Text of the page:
~ Will Richardson

Essential Question: How can classroom communication and collaboration be enhanced with the use of blogs?

Connectivity and Warming Up

Blog Definition/Description

Why Blog?
View Blogs
Create a Blog

Promote Your Blog

Wednesday, October 15, 2008

Wondering about WebQuests

We are "Wondering about WebQuests" at the MAEA Conference at Sunday River today.

Blog Action Day 2008

by Joe Makley

Today, October 15, 2008, is a day that bloggers around the world have been asked to speak on poverty, (to "shake the web," actually.) In this forum, we often hear reference to the flattening and equalizing effects of technology access in education, and I can say I have seen it first hand, in Maine, where more than one low income MLTI student has blossomed after receiving his/her 1-1 device. The OLPC program, even in its reduced form, is making great headway, especially in parts of South America. Sites like Kiva really show the muscle of the read-write web for social change. Is anyone currently operating a classroom project using Kiva?

Monday, October 13, 2008

Handy Free Word Processors for OS X

1. OpenOffice 3 for Mac (just off the presses . . . word processing and much, much more)

2. AbiWord
3. Bean
4. Google Docs (online)
5. ZOHO Writer (online)

Any others to suggest?

6. Buzzword (online) I've added this neat online word processor at the suggestion of Richard Byrne. See Richard's review at Free Technology for Teachers.

Angus King Talk in Alaska

Vygotsky Revisited

Vygotsky's Zone of Proximal Development
Wikipedia: Vygotsky

Saturday, October 11, 2008

Does Choice Improve Life?

JibJab: "What We Call the News!"

Barry Schwartz: The Paradox of Choice

Neil Postman: "Informing Ourselves to Death"

Jason Ohler: "Twenty-five Questions to Ask about Technology"


Have options created from technology enriched our culture?

Which is more serious, more balanced, more reliable, more authoritative - Wikipedia or TV news?

Do we control our technology or does it control us?

Thursday, October 9, 2008

"Disagreeing Without Being Disagreeable"

ad hominem: Latin for "to the man." An arguer who uses ad hominems attacks the person instead of the argument. Whenever an arguer cannot defend his position with evidence, facts or reason, he or she may resort to attacking an opponent either through: labeling, straw man arguments, name calling, offensive remarks and anger.

Guilt by Association
Character Assassination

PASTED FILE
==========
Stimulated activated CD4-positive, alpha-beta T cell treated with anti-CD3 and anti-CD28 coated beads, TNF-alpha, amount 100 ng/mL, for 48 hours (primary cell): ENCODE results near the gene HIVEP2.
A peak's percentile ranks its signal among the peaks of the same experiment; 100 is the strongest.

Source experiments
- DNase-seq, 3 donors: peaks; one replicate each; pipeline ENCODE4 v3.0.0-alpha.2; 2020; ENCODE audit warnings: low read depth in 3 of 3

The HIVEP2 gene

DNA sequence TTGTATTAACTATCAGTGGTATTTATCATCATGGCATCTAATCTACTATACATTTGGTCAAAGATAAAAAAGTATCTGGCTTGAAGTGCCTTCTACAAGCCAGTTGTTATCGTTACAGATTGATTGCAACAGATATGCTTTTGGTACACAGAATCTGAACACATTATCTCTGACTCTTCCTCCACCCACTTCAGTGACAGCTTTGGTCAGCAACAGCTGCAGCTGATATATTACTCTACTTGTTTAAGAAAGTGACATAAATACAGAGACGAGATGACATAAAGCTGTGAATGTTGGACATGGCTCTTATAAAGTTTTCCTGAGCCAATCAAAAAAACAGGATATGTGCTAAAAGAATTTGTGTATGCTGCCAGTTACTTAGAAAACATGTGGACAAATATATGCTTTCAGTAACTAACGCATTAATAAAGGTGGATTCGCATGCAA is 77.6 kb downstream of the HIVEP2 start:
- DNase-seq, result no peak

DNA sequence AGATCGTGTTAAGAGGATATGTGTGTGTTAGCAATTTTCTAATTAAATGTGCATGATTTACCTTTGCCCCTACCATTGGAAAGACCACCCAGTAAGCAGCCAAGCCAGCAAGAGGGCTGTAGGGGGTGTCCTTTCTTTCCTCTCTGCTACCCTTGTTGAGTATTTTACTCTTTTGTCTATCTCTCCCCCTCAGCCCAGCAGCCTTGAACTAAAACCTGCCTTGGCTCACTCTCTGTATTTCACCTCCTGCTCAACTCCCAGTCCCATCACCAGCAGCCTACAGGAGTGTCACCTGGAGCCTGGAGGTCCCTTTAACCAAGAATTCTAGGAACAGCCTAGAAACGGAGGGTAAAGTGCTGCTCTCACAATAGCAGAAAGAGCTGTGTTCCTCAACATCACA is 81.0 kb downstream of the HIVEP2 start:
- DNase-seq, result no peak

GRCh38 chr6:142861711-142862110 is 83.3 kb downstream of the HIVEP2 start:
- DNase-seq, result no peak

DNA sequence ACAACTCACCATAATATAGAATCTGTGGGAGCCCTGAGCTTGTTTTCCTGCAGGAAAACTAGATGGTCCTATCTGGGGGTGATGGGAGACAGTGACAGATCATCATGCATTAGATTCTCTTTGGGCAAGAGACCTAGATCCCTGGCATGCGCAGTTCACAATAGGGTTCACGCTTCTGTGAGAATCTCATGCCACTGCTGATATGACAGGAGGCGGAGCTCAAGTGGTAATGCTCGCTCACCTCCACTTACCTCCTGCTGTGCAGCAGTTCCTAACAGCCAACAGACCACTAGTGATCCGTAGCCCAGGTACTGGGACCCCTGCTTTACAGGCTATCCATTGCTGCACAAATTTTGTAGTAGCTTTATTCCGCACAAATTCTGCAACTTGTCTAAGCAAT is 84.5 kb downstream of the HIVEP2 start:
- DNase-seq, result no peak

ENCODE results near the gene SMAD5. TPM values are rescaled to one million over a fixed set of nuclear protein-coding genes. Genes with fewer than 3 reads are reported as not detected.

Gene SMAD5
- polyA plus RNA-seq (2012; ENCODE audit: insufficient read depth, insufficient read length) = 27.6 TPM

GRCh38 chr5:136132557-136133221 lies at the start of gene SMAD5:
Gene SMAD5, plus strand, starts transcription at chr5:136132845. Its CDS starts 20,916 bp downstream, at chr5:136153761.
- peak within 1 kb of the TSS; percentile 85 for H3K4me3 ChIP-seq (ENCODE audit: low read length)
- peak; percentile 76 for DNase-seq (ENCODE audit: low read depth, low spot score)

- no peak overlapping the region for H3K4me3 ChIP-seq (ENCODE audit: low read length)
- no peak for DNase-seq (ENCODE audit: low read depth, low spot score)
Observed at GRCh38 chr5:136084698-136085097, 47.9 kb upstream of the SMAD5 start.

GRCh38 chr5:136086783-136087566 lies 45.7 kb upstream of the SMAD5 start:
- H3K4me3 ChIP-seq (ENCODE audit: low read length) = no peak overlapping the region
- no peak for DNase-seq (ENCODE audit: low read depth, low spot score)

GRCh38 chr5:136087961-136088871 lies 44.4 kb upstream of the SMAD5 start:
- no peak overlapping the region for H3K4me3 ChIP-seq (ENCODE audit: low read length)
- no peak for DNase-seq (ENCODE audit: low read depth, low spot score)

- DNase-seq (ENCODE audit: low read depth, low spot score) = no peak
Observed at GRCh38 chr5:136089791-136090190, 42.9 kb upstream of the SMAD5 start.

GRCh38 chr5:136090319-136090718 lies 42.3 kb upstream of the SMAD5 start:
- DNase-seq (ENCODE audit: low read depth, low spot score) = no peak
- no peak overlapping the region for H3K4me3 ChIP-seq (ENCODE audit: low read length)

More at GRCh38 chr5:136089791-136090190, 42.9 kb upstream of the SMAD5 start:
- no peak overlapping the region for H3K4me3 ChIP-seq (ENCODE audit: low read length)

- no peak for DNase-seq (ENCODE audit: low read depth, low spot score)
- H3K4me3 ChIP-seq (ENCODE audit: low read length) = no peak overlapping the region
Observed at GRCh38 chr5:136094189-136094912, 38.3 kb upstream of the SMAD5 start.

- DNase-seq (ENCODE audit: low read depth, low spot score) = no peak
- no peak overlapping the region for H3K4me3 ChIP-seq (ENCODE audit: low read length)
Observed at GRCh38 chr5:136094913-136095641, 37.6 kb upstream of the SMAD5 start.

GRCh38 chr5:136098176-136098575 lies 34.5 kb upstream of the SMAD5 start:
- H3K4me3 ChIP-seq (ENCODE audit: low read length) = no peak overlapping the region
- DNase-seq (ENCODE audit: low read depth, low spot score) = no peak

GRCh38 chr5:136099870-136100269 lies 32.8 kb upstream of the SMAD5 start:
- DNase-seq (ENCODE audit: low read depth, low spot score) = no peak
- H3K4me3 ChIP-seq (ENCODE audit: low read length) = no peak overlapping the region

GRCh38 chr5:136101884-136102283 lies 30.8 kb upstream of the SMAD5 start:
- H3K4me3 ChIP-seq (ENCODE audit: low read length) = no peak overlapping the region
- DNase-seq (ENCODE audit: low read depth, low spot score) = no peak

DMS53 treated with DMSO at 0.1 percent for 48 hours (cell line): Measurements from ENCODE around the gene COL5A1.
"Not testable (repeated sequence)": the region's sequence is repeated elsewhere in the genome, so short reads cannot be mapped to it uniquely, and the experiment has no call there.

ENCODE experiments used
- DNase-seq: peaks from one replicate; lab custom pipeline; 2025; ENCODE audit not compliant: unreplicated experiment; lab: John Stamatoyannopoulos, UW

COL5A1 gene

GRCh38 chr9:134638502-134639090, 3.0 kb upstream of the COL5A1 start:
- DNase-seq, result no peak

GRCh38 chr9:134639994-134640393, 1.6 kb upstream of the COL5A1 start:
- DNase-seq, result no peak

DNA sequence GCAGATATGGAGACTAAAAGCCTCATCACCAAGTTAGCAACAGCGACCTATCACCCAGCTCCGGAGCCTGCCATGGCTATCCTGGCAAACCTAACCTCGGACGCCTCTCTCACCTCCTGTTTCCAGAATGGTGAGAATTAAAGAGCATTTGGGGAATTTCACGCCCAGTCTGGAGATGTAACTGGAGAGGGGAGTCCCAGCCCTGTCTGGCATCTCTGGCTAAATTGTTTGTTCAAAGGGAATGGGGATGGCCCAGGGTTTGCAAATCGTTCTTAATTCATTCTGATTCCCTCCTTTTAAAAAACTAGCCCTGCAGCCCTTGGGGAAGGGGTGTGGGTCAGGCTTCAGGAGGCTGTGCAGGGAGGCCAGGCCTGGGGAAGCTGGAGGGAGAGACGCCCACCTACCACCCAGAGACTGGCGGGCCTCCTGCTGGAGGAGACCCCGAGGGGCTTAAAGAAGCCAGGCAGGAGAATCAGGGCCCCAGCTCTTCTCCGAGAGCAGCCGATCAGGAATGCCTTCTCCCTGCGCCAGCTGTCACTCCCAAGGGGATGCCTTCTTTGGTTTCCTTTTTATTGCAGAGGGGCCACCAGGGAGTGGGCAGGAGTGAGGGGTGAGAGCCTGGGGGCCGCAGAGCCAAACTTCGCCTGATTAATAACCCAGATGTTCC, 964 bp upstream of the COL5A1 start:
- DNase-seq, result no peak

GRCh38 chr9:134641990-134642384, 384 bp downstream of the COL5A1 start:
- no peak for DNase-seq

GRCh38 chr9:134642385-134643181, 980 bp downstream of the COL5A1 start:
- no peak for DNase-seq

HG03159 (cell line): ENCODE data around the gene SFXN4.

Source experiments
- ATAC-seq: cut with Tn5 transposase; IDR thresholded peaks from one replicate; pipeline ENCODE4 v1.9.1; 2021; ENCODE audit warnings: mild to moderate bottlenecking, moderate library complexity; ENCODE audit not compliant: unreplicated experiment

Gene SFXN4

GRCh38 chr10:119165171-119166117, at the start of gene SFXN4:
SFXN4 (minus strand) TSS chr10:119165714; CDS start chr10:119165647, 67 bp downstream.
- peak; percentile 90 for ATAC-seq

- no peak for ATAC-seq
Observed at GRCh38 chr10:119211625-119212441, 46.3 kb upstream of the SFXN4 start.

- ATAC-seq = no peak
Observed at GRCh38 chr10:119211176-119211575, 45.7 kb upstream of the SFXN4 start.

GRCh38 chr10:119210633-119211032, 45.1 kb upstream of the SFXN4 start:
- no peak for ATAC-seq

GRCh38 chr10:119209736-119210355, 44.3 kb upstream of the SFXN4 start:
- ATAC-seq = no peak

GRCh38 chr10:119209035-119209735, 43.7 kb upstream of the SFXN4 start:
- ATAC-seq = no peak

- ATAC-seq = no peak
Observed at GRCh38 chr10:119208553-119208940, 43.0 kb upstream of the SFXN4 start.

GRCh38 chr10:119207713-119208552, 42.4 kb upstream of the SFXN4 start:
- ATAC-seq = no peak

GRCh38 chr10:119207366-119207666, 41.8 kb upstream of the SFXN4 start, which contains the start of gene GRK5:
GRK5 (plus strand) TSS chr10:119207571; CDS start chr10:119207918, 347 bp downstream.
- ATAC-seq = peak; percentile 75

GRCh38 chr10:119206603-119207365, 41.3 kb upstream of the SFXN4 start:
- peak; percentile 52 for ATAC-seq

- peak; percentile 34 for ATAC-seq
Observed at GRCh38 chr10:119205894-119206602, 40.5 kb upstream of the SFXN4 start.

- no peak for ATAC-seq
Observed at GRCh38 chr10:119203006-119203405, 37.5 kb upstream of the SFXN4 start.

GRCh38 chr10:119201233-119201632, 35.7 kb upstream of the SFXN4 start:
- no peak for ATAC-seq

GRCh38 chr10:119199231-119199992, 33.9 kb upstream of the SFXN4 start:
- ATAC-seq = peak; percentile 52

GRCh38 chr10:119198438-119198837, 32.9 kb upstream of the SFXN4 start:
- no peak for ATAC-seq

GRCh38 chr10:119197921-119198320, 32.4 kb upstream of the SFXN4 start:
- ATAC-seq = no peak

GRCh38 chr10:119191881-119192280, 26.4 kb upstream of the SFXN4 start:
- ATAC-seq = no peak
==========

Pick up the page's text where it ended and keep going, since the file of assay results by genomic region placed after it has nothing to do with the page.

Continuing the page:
Logical Fallacies at LIM Resources


Wednesday, October 8, 2008

Sunday, October 5, 2008

MLR Guiding Principles Cloud

Click on image above to make larger.
Created with Wordle

Saturday, October 4, 2008

One-Room Schoolhouses

I dropped into the one-room schoolhouse at the Fryeburg Fair this morning. This got me to wondering about the advantages of a small community of learners. We've all heard about how inefficient they are, about how larger schools provide more opportunities . . . but might there possibly be more ways of looking at a situation than through mere efficiency? Is efficiency the only measure of progress?

Wikipedia: One-Room School

The One-Room Schoolhouse Resource Center

Maine Memory Network: Otisfield Schoolhouses.

One Room Schoolhouses of Minot, Maine

History of Maine Education

Are there any one-room schools still in operation in Maine? If there are, I'll bet they have superb per student bandwidth for the Internet "Global Village."

Wednesday, October 1, 2008

PDF Readers - Undiscovered Classroom Tools

It is easy enough to turn just about any proprietary file into a pdf that can be universally used. It is built into OS X, but there are many online sites which will do the job as well for any computer that doesn't have that local capability.

To read a pdf, one needs a program called a reader. Apple provides Preview with its products, but one can easily download Adobe Reader as well. There is also a neat freeware application called Skim. Each one of these does its primary task of opening up PDF documents, which is enough all in itself, and that is the only thing that most people need done.

But . . . . the simple powers within these readers are usually overlooked. While you can't alter the text in the original document, you can mark it up to your heart's delight. That means highlighting, using arrows, stickies, and even more. After the document has been annotated, it can be saved with those updates and sent to someone else, who can, in turn, add thoughts, suggestions, etc. Simple, but powerful.